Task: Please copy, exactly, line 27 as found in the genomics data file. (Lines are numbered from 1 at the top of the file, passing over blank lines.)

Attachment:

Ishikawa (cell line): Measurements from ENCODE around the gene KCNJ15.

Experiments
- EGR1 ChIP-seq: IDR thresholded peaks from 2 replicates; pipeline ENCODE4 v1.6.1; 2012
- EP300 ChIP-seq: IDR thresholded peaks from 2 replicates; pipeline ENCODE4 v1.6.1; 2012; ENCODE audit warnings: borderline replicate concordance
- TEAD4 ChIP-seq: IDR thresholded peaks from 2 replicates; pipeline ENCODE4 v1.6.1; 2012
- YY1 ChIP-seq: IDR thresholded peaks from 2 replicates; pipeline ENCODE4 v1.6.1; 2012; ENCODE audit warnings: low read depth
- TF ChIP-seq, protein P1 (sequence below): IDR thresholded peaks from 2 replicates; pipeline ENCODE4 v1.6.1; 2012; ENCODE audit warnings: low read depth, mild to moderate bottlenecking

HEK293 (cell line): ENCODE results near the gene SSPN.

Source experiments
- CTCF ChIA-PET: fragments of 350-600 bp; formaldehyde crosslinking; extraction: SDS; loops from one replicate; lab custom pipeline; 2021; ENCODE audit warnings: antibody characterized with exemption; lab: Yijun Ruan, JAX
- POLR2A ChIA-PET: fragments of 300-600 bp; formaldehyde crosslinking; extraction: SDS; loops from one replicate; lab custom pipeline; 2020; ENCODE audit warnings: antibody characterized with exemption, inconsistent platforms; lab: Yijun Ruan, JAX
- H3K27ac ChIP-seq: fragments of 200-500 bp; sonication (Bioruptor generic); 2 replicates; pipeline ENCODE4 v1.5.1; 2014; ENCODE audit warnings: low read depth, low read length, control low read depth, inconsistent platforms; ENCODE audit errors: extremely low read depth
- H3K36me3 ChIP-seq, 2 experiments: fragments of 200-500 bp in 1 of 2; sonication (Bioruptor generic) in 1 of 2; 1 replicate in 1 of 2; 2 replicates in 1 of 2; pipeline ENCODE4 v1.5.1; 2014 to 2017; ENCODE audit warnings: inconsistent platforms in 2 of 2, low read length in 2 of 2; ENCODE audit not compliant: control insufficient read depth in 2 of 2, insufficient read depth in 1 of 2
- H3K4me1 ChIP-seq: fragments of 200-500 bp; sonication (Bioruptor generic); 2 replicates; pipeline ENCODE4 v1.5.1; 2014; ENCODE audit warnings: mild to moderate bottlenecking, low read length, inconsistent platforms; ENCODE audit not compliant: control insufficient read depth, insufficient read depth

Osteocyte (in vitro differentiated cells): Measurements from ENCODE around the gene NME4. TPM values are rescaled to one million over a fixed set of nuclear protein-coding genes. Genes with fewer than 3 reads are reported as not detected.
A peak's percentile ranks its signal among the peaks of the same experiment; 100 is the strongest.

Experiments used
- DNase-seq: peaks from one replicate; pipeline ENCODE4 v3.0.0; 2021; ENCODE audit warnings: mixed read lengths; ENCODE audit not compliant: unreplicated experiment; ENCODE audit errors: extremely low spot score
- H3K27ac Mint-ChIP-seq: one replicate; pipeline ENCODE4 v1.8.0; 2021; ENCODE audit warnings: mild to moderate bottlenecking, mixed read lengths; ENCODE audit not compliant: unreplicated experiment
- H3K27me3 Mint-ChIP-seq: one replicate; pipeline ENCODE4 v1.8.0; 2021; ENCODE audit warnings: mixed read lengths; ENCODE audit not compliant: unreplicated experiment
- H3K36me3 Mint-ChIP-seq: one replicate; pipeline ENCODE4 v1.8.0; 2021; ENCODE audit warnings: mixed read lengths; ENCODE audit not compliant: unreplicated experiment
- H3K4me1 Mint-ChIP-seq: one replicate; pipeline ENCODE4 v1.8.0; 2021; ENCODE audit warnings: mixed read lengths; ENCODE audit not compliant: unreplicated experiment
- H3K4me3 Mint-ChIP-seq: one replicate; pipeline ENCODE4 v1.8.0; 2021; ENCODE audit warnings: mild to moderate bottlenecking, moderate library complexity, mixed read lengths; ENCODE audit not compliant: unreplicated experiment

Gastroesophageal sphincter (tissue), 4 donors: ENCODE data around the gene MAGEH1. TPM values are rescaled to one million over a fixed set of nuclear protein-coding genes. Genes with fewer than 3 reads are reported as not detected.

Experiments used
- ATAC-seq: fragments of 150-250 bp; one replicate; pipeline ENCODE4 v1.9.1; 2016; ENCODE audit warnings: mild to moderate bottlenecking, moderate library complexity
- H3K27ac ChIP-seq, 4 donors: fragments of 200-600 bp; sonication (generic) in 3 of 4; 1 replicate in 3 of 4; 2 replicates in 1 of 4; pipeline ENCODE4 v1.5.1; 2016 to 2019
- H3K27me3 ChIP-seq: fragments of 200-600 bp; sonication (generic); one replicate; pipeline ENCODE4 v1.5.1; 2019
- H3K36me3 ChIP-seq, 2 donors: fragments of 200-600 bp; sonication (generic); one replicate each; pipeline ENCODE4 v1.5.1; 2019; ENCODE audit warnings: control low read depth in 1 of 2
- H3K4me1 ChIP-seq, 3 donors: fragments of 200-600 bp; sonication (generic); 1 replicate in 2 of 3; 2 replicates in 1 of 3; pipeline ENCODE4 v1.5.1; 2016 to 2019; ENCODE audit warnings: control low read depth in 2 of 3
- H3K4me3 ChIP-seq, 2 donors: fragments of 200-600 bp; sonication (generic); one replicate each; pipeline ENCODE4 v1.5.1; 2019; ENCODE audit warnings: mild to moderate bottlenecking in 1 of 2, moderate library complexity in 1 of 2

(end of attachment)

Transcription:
- H3K27ac ChIP-seq, 4 donors: fragments of 200-600 bp; sonication (generic) in 3 of 4; 1 replicate in 3 of 4; 2 replicates in 1 of 4; pipeline ENCODE4 v1.5.1; 2016 to 2019